Going a large way in accomplishing this is the colorful cast, all of whom are archetypes bordering on stereotypes, and all of whom are individuated by their exaggerated appearances and their firm roles as likable monster chow (again, mostly; there are, after all, exceptions to every rule). So we get folks like Church (Jeff Winkless, who I’m thinking is related to the director somehow), the short order cook who wears a dopey hat and hovers over his grill with a stogie perennially stuffed in his pie hole. We get folks like Jenny (Heidi Helmer), the dimwitted teenager, who flits around on roller-skates, radio headphones plastered to her head (the better to ignore looming danger). And lest we forget, the town lush/cuckoo Jake (Jack Collins), who spends his time cackling, stealing crap, and shooting rats in his junkyard home. Nevertheless, while they’re all cartoons to some degree or another, they are never offensively so. Consequently, they make for memorable victims. We’re not overly saddened to see them go, but we do think back to their time onscreen, and it doesn’t feel entirely wasted. Of course, it helps a lot that the how of their deaths and the aftermaths of them are nigh-equally notable. I don’t know a great many people who can name the old man who first comes into contact with 1958’s The Blob (it’s Olin Howland, for your information), but I do know a great many who can recognize him on sight and could describe in detail everything that happens to him once that meteor splits open. These characters could be anyone, being little more than plot engines, but they are just distinct enough that we remember them to some extent (maybe not forever and ever, but still…).
There is also a nice little psychosexual element, and it’s embodied primarily by the antagonists. The relationship between Elias and Beth is, to put it mildly, icy and awkward. We are given a rather dark explanation for this, but I am convinced there is something else under the surface of it; something more incestuous. This is only augmented by Lansing’s presence in the film (and the man looks as if he would like to be just about anywhere else), his oddly guilty, hangdog performance, and a payoff that makes the threat physical (and just a bit creepier). More overt is the character of Dr. Morgan Hubbard (Terri Treas), the scientist in charge of the roaches. She delights in thumbing her nose at Richard and Elias, claiming a masculine side to rival theirs (and unlike the other two women in the film, she has no stated interest in any male in the cast). Most intriguing, however, is her interaction with the insects. As they bite into her hand, her expression takes on a gleam of sexual stimulation. Observing the roaches further mutations, she reacts as if she’s taking in a particularly tasty piece of eye candy. This could explain her rather erratic behavior in the film, but between cuckoos and cockroaches, I suppose personal preferences are bound to vary.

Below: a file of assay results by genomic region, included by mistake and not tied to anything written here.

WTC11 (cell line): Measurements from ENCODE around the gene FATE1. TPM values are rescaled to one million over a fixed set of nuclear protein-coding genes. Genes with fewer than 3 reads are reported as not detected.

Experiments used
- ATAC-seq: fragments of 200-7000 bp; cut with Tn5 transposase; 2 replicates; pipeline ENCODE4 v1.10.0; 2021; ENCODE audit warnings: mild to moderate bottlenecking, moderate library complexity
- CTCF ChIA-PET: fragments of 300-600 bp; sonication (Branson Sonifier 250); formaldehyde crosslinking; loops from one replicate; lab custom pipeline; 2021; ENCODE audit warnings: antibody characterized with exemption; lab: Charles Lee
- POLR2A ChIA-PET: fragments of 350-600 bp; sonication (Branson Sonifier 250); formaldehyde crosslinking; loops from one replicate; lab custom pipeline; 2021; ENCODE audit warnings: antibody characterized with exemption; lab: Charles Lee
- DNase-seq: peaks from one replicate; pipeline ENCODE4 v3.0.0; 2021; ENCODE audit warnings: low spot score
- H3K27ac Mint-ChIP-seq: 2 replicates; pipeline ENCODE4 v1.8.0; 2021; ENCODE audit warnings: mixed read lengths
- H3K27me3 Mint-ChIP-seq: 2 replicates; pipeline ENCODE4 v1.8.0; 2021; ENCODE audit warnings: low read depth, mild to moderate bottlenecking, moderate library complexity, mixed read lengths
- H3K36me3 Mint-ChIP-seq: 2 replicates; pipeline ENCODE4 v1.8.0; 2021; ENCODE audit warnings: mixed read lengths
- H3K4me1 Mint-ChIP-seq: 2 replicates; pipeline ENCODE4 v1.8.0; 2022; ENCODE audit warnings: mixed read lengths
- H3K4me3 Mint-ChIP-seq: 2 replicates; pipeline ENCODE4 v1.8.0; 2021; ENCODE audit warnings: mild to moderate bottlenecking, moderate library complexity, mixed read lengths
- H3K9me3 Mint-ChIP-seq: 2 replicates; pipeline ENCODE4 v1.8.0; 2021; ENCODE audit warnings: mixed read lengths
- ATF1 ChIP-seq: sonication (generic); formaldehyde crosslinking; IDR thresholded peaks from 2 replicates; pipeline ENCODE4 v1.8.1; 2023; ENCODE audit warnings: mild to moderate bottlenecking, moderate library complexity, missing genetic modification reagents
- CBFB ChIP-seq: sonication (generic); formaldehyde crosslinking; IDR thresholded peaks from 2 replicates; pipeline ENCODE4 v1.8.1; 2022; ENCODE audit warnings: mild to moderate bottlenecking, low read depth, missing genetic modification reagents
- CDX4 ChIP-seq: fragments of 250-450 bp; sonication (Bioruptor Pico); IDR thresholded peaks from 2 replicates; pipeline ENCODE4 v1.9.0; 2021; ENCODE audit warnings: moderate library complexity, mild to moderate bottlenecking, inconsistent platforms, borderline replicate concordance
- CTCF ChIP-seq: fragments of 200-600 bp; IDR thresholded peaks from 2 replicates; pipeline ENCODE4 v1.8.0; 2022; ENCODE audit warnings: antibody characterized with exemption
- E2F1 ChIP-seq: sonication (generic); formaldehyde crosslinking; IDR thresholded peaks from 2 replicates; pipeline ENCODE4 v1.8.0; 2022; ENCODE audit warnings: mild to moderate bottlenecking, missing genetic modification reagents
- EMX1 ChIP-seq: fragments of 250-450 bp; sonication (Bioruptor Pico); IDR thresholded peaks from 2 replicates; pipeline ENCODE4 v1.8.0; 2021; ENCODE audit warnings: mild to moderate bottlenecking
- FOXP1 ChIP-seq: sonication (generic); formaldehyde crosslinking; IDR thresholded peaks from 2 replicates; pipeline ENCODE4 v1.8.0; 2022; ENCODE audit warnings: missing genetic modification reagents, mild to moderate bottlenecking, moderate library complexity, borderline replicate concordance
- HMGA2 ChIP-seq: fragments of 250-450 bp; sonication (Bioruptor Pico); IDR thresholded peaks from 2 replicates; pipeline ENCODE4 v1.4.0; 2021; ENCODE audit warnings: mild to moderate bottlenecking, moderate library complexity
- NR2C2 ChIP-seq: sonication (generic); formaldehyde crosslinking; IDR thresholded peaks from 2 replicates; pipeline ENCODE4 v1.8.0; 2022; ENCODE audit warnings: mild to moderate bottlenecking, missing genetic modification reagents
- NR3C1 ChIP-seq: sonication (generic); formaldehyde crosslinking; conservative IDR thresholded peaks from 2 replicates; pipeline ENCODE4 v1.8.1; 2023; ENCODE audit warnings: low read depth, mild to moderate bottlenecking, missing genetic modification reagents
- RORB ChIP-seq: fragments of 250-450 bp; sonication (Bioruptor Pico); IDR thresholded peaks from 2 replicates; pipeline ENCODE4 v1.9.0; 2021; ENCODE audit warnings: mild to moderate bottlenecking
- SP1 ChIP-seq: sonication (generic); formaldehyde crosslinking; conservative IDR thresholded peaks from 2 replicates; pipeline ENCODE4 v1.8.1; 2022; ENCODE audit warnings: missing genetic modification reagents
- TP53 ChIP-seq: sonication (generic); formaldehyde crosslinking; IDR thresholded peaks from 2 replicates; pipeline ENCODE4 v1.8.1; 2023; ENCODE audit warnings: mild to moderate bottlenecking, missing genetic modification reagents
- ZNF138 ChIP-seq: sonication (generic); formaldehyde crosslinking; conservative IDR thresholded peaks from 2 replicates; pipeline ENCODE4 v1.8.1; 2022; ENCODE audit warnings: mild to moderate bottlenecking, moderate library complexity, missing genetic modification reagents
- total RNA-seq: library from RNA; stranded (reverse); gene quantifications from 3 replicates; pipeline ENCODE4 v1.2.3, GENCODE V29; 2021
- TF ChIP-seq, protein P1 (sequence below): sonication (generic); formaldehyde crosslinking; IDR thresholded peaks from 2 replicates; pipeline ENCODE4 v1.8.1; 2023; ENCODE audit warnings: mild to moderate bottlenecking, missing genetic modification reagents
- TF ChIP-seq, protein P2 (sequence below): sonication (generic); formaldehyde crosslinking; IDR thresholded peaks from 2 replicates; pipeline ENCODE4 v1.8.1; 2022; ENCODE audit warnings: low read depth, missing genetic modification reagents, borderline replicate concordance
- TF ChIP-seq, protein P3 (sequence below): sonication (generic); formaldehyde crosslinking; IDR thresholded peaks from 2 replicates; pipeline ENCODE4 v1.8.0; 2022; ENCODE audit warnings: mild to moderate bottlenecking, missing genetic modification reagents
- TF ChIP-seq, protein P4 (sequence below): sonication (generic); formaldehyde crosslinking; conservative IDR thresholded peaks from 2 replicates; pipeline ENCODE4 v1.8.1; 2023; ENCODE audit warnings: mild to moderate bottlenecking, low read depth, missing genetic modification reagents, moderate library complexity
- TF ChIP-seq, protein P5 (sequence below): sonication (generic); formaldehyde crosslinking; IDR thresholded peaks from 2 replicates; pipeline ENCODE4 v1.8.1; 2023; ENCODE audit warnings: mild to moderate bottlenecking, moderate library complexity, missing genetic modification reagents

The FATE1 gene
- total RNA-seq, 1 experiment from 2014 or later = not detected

MVT: I absolutely adore the physical effects in this movie. They’re gruesome, and imaginative, and just delightful whenever they appear. But I love physical effects, so I’m biased.
Make Or Break: The first kill in the film is the Make for me. Between the solid editing, the bug’s eye POV, and the grisly results, it satisfies like a Snickers. It doesn’t hurt that I found the victim more sympathetic than most. You’ll see what I mean when you watch the film.